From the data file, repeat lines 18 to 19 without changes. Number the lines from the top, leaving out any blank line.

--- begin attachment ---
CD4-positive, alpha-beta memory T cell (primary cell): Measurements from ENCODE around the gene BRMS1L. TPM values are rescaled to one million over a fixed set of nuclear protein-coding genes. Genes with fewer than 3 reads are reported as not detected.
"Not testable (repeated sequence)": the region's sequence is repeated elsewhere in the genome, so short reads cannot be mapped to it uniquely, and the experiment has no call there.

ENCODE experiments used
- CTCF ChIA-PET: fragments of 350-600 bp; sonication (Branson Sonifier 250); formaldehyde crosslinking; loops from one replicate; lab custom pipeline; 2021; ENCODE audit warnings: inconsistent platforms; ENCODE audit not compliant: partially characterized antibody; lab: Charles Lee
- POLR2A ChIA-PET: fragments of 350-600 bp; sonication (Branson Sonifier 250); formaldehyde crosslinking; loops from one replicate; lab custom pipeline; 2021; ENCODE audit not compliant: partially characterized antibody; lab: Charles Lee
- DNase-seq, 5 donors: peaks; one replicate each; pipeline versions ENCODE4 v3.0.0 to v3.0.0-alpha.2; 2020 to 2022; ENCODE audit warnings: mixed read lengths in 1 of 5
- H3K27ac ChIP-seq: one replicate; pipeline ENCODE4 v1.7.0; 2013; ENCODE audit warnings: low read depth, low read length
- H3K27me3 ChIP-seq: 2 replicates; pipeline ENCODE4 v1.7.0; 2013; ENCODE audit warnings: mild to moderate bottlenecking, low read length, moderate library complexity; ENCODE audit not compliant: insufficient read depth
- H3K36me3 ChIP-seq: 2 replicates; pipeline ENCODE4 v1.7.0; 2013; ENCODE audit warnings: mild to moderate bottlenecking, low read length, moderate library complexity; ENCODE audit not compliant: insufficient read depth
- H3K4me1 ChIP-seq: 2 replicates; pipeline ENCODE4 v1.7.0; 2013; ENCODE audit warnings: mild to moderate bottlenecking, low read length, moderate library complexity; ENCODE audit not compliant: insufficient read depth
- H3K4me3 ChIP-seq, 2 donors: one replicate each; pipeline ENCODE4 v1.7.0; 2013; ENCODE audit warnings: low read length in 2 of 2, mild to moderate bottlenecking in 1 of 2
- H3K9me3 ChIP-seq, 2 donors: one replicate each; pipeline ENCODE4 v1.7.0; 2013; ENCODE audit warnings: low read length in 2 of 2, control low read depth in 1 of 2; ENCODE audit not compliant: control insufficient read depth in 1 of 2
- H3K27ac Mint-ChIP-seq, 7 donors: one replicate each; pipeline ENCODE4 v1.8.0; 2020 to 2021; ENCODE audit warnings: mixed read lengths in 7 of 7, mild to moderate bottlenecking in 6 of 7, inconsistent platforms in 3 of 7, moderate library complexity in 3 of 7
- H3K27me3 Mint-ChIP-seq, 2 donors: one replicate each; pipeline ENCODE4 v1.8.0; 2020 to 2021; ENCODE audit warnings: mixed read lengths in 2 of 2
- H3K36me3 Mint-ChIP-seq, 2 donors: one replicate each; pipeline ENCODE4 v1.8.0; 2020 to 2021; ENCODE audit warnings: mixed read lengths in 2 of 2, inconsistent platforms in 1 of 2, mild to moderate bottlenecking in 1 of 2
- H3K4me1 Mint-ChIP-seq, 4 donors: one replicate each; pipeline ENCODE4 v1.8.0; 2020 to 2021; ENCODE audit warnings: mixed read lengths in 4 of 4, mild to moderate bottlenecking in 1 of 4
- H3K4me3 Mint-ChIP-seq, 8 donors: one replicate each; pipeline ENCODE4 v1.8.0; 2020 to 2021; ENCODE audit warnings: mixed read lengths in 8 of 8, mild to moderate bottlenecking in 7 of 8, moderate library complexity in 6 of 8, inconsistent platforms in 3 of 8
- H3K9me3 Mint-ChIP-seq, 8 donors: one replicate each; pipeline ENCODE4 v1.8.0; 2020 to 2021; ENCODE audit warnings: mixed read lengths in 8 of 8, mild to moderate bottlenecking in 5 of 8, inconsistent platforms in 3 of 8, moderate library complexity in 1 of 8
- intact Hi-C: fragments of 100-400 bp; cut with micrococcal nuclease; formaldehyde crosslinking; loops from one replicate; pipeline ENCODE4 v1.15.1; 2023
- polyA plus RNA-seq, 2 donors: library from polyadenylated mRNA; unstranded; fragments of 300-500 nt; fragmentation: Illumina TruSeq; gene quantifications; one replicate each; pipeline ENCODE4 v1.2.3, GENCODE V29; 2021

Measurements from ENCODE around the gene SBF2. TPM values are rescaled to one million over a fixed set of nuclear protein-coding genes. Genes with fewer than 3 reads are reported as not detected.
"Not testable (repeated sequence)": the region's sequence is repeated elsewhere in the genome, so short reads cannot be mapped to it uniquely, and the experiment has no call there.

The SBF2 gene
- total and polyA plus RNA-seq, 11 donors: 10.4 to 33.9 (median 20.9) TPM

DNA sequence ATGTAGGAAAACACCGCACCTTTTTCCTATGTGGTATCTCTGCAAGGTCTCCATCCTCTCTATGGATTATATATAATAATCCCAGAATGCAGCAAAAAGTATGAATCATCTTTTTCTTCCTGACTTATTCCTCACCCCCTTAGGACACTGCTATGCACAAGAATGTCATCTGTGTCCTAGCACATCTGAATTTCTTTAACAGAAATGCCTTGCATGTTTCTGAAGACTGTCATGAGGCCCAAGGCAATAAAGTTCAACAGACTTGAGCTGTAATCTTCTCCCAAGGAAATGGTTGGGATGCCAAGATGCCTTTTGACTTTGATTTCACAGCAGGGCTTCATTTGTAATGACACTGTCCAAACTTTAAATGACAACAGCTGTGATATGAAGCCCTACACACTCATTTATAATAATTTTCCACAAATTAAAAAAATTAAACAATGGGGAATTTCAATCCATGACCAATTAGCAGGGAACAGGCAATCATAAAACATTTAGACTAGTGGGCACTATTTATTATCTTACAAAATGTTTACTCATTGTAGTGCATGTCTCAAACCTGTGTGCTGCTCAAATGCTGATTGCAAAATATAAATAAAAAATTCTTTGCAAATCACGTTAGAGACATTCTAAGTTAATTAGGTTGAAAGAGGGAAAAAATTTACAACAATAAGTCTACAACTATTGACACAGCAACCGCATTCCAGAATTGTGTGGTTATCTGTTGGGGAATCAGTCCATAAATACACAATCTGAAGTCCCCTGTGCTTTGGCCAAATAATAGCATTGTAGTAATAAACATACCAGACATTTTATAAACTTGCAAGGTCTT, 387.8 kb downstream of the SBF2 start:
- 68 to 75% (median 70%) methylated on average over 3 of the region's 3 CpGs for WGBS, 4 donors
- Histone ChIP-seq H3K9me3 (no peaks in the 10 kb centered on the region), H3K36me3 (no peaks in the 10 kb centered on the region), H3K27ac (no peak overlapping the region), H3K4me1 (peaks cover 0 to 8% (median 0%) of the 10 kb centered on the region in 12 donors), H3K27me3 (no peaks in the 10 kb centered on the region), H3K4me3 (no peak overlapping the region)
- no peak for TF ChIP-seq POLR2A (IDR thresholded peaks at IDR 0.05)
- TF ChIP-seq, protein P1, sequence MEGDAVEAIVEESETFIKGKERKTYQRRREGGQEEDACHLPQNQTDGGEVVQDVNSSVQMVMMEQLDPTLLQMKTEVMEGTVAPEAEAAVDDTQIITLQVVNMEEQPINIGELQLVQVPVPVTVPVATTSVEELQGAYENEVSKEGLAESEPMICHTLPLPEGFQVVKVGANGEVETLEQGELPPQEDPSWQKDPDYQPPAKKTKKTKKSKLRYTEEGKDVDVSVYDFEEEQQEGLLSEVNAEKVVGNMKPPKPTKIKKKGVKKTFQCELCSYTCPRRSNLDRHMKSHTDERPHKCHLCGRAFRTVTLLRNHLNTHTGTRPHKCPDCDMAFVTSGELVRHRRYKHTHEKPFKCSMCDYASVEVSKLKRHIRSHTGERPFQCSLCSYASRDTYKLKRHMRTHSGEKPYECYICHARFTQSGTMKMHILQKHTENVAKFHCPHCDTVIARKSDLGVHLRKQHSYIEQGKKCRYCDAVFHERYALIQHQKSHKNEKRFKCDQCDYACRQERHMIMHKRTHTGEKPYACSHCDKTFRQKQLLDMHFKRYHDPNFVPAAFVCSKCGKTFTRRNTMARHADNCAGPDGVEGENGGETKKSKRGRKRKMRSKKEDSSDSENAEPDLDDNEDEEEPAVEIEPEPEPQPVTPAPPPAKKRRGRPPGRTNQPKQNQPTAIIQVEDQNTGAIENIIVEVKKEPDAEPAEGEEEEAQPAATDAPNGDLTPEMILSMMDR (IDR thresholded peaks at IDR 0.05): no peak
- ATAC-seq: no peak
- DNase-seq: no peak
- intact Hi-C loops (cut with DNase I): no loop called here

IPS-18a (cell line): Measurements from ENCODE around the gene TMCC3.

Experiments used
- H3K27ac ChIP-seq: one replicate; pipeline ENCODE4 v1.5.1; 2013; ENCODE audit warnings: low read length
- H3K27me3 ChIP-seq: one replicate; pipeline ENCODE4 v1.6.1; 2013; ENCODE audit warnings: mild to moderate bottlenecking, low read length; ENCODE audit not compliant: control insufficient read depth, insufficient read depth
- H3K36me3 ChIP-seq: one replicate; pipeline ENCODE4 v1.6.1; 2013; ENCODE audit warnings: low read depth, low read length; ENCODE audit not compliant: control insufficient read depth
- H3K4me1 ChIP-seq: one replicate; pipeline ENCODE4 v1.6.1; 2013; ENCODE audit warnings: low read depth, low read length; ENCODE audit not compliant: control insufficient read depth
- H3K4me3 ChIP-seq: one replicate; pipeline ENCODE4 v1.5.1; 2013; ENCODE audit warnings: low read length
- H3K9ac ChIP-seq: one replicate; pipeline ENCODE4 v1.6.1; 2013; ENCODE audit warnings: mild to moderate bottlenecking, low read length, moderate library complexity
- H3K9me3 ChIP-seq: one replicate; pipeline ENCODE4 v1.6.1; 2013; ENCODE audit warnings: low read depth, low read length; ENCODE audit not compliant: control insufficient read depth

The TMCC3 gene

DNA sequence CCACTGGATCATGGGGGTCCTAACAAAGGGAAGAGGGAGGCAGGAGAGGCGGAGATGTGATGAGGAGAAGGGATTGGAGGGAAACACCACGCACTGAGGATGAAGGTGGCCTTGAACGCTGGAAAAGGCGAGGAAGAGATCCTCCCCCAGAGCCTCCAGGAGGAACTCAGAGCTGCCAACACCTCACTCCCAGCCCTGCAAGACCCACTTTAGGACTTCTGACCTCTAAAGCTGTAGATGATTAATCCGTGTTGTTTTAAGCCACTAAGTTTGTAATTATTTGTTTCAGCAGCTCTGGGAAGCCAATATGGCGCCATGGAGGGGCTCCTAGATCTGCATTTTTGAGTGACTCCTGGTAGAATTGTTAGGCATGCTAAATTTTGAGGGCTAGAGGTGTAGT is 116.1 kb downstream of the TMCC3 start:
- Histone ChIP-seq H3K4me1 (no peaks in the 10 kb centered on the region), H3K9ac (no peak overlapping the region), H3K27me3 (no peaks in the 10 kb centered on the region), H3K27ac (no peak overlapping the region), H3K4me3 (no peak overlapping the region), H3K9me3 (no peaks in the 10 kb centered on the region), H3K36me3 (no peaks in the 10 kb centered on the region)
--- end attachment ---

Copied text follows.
- H3K9me3 Mint-ChIP-seq, 8 donors: one replicate each; pipeline ENCODE4 v1.8.0; 2020 to 2021; ENCODE audit warnings: mixed read lengths in 8 of 8, mild to moderate bottlenecking in 5 of 8, inconsistent platforms in 3 of 8, moderate library complexity in 1 of 8
- intact Hi-C: fragments of 100-400 bp; cut with micrococcal nuclease; formaldehyde crosslinking; loops from one replicate; pipeline ENCODE4 v1.15.1; 2023